You’ll meet hundreds of jackasses in South Africa.
Jackass penguins, that is. Before you ask, let me explain. These adorable, flightless birds were given this unfortunate name because of the donkey-like braying sound they emit. In more recent years, however, they’ve become politely known as African penguins.
Now that we have that out of the way, you want to know where to see penguins in South Africa, right? Birds of a feather certainly flock together — colonies of the country’s famous residents can be found on a number of islands but these two mainland locations in the Western Cape are your best bets and easily accessible from Cape Town (you will go to Cape Town during your stay in South Africa, won’t you?).
Surrounded by — you guessed it — giant granite boulders, this sandy cove in Simon’s Town is part of Table Mountain National Park and the most popular spot for penguin viewing. In fact, over 2,000 of them call Boulders Beach home and attract 60,000 visitors each year, and why wouldn’t they? They’re irresistible. The little tuxedoed critters can be seen waddling across the shoreline, darting in and out of the ocean and soaking in the sun like Charlize Theron on her last beach holiday — or meditating. It was hard to tell.
You’ll be confined to the boardwalks that snake through green flora and, every now and then, you’ll cross paths with a penguin or two resting in the shade amongst the vegetation just a mere few feet away.
Don’t get too close though. Despite their overwhelming cuteness, they may nip your fingers with their sharp beaks. No taunting, no harassing, no feeding — and you’ll emerge from the nature reserve with your digits unscathed.
But to get truly up close and personal, continue along one of the boardwalks until you hit Foxy Beach, a pristine stretch of soft white sand and calm, warm waters. Here, you can hit the ocean with the penguins but don’t try to keep up — they’ll outswim you by miles. They’re even known to join sunbathers on their beach towels! I didn’t have such an opportunity for this kind of intimacy (it was too cold), but I hope you do.
Fee: R65 for adults, R35 for children.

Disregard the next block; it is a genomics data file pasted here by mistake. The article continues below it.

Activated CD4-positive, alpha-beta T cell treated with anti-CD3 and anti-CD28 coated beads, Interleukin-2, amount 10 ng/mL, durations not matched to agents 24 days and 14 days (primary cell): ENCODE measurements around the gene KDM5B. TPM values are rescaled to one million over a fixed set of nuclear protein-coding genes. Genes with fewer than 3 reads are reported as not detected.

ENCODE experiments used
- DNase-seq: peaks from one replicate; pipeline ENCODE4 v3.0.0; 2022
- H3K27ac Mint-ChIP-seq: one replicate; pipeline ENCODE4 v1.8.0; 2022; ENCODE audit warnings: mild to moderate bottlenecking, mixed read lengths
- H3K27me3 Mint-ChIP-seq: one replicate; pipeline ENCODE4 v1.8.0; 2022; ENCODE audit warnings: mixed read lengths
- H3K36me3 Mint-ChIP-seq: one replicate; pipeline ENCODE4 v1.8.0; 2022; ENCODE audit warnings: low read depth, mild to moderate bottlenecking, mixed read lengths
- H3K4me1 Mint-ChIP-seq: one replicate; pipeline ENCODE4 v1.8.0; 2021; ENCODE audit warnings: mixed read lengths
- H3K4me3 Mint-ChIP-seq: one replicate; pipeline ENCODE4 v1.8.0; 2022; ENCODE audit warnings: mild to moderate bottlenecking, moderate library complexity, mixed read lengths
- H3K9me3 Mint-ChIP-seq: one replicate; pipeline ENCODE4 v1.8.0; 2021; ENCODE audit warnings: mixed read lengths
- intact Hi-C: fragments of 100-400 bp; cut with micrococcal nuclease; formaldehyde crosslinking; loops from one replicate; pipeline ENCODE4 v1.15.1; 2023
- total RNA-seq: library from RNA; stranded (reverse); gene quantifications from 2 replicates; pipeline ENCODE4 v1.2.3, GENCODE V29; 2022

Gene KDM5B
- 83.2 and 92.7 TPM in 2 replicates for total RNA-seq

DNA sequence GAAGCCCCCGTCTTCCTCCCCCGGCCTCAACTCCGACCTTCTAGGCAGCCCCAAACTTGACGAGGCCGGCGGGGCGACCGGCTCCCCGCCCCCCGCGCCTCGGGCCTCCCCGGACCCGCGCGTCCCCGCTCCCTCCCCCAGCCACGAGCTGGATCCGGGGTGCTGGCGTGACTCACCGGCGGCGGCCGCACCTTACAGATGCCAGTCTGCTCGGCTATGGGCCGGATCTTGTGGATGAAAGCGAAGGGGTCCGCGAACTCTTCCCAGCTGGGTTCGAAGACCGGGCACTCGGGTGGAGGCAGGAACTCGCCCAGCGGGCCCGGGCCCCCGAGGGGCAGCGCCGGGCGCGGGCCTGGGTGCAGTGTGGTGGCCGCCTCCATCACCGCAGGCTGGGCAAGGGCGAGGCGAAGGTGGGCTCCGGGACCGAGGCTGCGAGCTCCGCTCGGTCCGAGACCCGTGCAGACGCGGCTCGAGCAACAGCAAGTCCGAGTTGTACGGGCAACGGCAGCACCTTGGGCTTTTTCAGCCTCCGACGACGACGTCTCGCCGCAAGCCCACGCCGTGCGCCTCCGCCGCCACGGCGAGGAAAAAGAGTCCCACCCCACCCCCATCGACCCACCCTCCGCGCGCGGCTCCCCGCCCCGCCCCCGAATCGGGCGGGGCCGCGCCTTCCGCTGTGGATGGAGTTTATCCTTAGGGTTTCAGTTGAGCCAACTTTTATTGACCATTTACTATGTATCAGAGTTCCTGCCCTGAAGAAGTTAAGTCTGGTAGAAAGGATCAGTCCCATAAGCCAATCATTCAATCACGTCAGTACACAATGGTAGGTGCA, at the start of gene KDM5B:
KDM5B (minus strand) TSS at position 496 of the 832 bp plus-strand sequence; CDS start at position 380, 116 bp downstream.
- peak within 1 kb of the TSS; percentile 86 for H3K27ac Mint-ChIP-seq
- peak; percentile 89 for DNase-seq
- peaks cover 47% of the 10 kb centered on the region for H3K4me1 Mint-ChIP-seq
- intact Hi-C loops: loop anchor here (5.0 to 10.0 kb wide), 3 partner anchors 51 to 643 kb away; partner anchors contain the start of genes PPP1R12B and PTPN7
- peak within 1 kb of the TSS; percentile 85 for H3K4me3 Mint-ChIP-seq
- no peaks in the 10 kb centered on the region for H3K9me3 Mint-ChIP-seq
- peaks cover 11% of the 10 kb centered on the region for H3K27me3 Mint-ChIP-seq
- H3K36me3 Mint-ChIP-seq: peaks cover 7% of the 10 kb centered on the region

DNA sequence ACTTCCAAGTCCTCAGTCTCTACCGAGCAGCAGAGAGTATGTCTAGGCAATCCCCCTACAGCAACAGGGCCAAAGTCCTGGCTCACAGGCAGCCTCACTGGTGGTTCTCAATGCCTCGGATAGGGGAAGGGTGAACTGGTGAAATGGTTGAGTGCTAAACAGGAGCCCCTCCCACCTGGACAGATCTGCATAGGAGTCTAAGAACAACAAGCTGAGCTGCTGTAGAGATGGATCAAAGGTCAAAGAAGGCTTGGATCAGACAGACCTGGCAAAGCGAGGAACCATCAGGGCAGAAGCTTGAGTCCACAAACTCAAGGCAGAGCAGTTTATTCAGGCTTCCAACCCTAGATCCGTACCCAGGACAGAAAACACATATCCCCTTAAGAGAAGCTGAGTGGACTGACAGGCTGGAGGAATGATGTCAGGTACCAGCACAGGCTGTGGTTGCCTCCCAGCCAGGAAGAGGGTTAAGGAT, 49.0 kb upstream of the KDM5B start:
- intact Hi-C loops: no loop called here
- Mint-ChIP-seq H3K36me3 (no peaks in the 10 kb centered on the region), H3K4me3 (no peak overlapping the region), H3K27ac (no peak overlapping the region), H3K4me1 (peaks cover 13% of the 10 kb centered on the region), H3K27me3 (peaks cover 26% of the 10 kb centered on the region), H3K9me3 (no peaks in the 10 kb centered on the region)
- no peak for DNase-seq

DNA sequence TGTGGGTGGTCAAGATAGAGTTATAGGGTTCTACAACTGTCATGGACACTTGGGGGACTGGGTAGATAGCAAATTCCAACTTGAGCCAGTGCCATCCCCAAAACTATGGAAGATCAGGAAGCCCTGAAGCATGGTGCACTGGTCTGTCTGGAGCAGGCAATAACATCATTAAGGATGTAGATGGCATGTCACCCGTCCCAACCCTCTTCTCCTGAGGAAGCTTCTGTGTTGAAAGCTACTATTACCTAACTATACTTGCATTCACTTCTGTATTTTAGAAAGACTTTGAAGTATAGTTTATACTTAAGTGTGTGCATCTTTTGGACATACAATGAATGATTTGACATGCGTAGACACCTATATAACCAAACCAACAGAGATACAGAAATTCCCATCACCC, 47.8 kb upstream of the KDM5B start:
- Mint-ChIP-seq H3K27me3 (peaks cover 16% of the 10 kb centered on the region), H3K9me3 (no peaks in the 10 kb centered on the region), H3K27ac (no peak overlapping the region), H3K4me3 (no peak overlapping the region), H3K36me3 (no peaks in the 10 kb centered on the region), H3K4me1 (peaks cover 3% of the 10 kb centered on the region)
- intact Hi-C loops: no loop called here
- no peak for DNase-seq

Getting there: From Cape Town, Boulders Beach is a one-hour drive south on the spectacular Cape Peninsula Route and on the way to the Cape of Good Hope, making an excellent day trip (read this post to learn more). For flexibility, renting a car is best but many bus tours include the beach in their itineraries.
You can also get your penguin fix at this picturesque seaside town in the Kogelberg Biosphere Reserve. Once you find the colony at the abandoned whaling station at the Stony Point promontory, you’ll enjoy fewer crowds and a smaller fee than those at Boulders Beach. Unfenced until the 1980s after a leopard attack, the breeding grounds have grown from two to over 3,000 of the white-bellied birds. In fact, a broken fence wreaked havoc in 2012 when local properties were invaded by troops of loud and mischievous penguins, but you don’t live there so that’s not your concern.
There are no beaches for swimming but you can closely observe the penguins’ quirky antics from the boardwalk along the rocky outcrops. It takes about 10 minutes to reach the end but, of course, it will take longer — you’ll want to spend quality time with our feathered friends.
The best times for viewing are after their fishing excursions in the early morning and late afternoons. It would be wise to bring a sweater as the winds can get chilly.
Fee: R10 per person.
Getting there: Betty’s Bay is a gorgeous 60- to 90-minute drive southeast of Cape Town on R44 and an ideal stop on the way to Hermanus (read this post to learn more about this whale-watching and wine-sipping town).
Despite the amusing anecdote of intrusions at Betty’s Bay, African penguins in South Africa are teetering on the edge of extinction. Habitat loss, oil spills and the depletion of the fish on which they feed are among the reasons they’ve been on the endangered list since 2010. Visit the penguin colonies in their natural habitats at Boulders Beach and Betty’s Bay and you won’t just be entertained, you’ll help ensure their survival.
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